Although we’ve got a well-defined target audience for our courses — educators — the feedback we’ve received shows that there’s a wide range of reasons people engage with them. This means that we’ve had to think carefully about how we can support a wider range of learners with different objectives and needs.
Building knowledge and skills
Unsurprisingly, a lot of people say that they took a course to develop their understanding of the computing topics that it covered — whether that’s a topic new to them or a chance to review their knowledge. Another key area is developing confidence; learners talked about how becoming more secure in their understanding had built their confidence in working with their students. Other learners expressed that their increasing confidence meant they were happier to progress to more complex areas.
As well as content knowledge, another key part of teaching is the pedagogy — the theory and practice of how to teach. In our courses, we include advice for learners about beneficial pedagogical approaches to different strands of computing and topics, and we’ve found that this is not only helpful to formal educators. Educators working outside formal education have found this advice useful too, with parents and volunteers saying the courses have taught them to think differently about how they can help young people develop their skills — as one participant of the Scratch to Python course put it, “As a parent with some coding experience, it can be challenging to find ways to approach coding with kids. This course definitely has me thinking differently about how to help my kids evolve their programming skills.”
Of course, we also practise what we preach and apply that pedagogy in the courses themselves, particularly the approaches in line with our key pedagogical principles, described in Hello World’s The Big Book of Computing Pedagogy. For example, where we feel that a concept or skill would benefit from being demonstrated in a different way (‘Add Variety’), we’ve included diagrams, animations, and videos. To ensure that these are accessible, we still make sure all the key information is also available as text. Although we generally present the concept first, we will often use real-life examples to provide concrete contexts (‘Make Concrete’) before returning to the concept, in a semantic wave (‘Unplug, Unpack, Repack’).
We also encourage our learners to complete relevant active tasks — for example, programming activities, unplugged activities like reviewing a logic circuit, or design tasks such as decomposing an embedded system. With the active programming tasks, we support learners by using screencast videos to model how you could complete them (‘Model Everything’). As well as showing the presenter writing the code, the video includes the presenter explaining the process they go through as they do so, to demonstrate the thinking involved.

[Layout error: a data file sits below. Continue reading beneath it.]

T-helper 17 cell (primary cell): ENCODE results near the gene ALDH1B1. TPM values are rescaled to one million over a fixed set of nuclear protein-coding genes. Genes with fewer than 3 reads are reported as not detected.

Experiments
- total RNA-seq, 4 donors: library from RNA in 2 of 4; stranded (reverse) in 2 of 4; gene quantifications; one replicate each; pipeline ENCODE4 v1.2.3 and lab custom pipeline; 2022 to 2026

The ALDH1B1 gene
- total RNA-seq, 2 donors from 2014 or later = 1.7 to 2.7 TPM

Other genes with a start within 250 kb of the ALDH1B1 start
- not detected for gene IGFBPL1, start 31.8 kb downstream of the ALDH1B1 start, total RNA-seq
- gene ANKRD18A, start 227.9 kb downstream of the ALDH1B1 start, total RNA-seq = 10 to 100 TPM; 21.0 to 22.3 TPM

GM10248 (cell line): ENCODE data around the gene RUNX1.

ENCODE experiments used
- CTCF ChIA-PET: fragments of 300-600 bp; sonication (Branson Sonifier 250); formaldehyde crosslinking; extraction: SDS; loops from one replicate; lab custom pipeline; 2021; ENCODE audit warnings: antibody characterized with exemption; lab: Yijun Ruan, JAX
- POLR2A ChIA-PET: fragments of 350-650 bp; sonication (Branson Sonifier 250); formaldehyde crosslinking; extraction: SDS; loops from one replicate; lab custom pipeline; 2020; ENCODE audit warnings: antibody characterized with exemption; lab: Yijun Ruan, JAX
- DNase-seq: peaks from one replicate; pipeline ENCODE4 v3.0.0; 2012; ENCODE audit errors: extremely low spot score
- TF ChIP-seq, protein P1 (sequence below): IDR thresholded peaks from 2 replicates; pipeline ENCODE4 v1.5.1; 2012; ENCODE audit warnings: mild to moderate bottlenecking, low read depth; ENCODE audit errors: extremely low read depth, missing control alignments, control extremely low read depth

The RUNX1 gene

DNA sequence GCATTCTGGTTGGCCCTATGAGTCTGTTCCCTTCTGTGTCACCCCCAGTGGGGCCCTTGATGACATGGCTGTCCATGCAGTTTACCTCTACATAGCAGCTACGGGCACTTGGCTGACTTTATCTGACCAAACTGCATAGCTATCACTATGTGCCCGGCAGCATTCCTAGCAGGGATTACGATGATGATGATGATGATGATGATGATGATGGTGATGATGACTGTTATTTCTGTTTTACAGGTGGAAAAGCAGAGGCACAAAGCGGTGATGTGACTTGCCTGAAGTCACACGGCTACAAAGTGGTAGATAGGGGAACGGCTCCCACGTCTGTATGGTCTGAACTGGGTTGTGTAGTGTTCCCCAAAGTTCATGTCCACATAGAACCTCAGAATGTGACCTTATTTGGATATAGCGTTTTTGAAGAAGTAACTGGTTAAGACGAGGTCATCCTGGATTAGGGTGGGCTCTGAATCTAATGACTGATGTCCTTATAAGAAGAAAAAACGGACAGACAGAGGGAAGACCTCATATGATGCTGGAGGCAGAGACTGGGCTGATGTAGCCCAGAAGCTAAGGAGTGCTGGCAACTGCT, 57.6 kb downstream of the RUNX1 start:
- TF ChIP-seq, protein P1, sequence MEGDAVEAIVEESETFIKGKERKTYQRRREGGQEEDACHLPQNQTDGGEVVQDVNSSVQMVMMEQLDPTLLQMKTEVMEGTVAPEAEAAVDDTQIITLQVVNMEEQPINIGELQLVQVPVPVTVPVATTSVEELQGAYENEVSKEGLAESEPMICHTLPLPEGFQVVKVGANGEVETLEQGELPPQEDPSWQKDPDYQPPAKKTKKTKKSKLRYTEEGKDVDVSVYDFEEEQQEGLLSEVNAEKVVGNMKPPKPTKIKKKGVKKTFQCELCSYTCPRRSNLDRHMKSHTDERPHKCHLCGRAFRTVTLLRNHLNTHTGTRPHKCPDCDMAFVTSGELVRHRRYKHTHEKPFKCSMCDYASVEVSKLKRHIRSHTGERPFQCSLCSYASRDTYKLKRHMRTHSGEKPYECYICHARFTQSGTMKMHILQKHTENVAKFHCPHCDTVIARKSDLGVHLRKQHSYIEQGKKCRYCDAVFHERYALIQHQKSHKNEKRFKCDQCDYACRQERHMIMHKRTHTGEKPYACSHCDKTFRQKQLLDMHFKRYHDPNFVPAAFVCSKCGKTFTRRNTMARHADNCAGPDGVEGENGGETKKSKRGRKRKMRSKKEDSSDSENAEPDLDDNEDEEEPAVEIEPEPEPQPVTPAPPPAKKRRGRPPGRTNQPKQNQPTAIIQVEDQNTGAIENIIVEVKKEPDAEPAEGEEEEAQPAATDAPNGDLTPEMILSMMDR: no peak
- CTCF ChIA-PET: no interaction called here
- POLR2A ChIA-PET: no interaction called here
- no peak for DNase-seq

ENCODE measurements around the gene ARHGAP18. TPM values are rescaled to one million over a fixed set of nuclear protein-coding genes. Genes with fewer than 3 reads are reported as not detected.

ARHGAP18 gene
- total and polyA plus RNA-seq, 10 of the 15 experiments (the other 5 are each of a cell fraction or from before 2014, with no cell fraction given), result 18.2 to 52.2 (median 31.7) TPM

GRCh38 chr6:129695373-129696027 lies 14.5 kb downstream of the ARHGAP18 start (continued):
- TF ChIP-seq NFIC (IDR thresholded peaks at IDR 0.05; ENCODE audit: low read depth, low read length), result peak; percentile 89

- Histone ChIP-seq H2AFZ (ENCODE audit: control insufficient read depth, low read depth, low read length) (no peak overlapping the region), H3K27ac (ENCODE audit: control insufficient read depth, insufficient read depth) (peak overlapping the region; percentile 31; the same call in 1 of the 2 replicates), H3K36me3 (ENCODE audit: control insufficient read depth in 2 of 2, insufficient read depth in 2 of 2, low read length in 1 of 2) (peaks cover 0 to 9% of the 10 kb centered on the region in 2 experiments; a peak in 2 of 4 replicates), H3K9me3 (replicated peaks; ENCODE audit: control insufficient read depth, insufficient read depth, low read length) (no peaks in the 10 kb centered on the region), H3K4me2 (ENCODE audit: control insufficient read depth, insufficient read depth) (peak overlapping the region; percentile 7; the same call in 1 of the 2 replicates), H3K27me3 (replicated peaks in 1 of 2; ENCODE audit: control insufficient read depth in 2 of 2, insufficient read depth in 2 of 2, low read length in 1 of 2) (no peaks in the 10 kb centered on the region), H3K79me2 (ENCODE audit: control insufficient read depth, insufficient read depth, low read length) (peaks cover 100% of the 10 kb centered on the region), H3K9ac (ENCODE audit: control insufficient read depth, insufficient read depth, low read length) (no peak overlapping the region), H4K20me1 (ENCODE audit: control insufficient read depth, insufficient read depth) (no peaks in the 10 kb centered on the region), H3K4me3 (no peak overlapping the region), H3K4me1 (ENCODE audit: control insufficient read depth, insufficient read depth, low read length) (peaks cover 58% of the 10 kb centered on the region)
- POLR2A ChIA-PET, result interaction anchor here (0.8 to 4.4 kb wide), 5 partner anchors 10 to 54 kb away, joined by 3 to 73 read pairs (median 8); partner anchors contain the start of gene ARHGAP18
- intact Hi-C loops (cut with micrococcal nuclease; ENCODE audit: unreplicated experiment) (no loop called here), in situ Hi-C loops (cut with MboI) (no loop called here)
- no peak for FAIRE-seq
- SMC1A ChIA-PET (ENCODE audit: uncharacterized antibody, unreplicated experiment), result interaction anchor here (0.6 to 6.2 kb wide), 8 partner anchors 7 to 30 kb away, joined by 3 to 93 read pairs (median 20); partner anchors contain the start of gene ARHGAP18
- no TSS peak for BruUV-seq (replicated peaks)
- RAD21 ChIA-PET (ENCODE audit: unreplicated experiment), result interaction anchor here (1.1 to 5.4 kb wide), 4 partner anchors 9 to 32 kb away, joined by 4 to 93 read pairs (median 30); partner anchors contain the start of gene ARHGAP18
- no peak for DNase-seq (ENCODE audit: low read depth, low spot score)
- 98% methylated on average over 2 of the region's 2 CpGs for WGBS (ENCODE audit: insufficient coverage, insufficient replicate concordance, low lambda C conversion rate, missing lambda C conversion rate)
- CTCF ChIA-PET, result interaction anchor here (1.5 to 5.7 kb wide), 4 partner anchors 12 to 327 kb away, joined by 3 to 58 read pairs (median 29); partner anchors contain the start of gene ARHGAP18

One of the advantages of the online platforms we use is the possibilities for social learning. To encourage learners to discuss their ideas and what they’ve made, our courses prompt them to share their creations, thoughts, and questions. For example, a prompt might ask participants if the web today still follows its original open ethos, or ask learners to consider whether bitmap or vector images are more suitable for different scenarios.
To support these discussions and give learners a sense of confidence and achievement, our courses are regularly facilitated by experienced computing educators whose role is to encourage, provide adaptations, and answer questions.
We are keen to see our courses having an impact, so we were also happy to see how some of our course participants were inspired by them. Some have recruited their fellow educators to form a cohort who are all progressing through our courses together, supporting each other along the way. Others have talked about coming into some of our courses with an interest in a particular branch of computing and finishing with them wanting to turn it into a career, such as Manuela, who participated in the Introduction to Web Development course: “I started the course with the thought of acquiring some more knowledge on how to be a web developer, and I finished it wishing to do this as a profession.”
Find your next course
The courses page on the Raspberry Pi website will help you make a choice about which course is best for you (raspberrypi.org/courses). You might want to choose a course from a particular strand of your curriculum, such as programming or networking, or you might want to find a course to help you with a particular practice, such as physical computing, or developing your teaching pedagogy. When you sign up for a course, you’ll get free access for a limited time. If you are a teacher in England, you can sign up to our courses on Teach Computing (teachcomputing.org/courses), and you will get free extended access to the courses, as well as a certificate when you complete a course.
Whether you’re a formal or informal educator, and whatever your reason for joining a course, we will hopefully have a course that interests you and gives you the support you need. Why not join a learner like Aliyah today — she had this to say: “This was such a simple and informative course, I learnt things that I was previously confused about. I’m not an expert but I am proud to say that I now know so much more than before I started this course.”
Reusing our materials
These courses are free, and thanks to the Open Government Licence they are released under, the materials are free for you to download, reuse, and adapt. This includes the images, screencasts, and animations that we’ve created for the courses.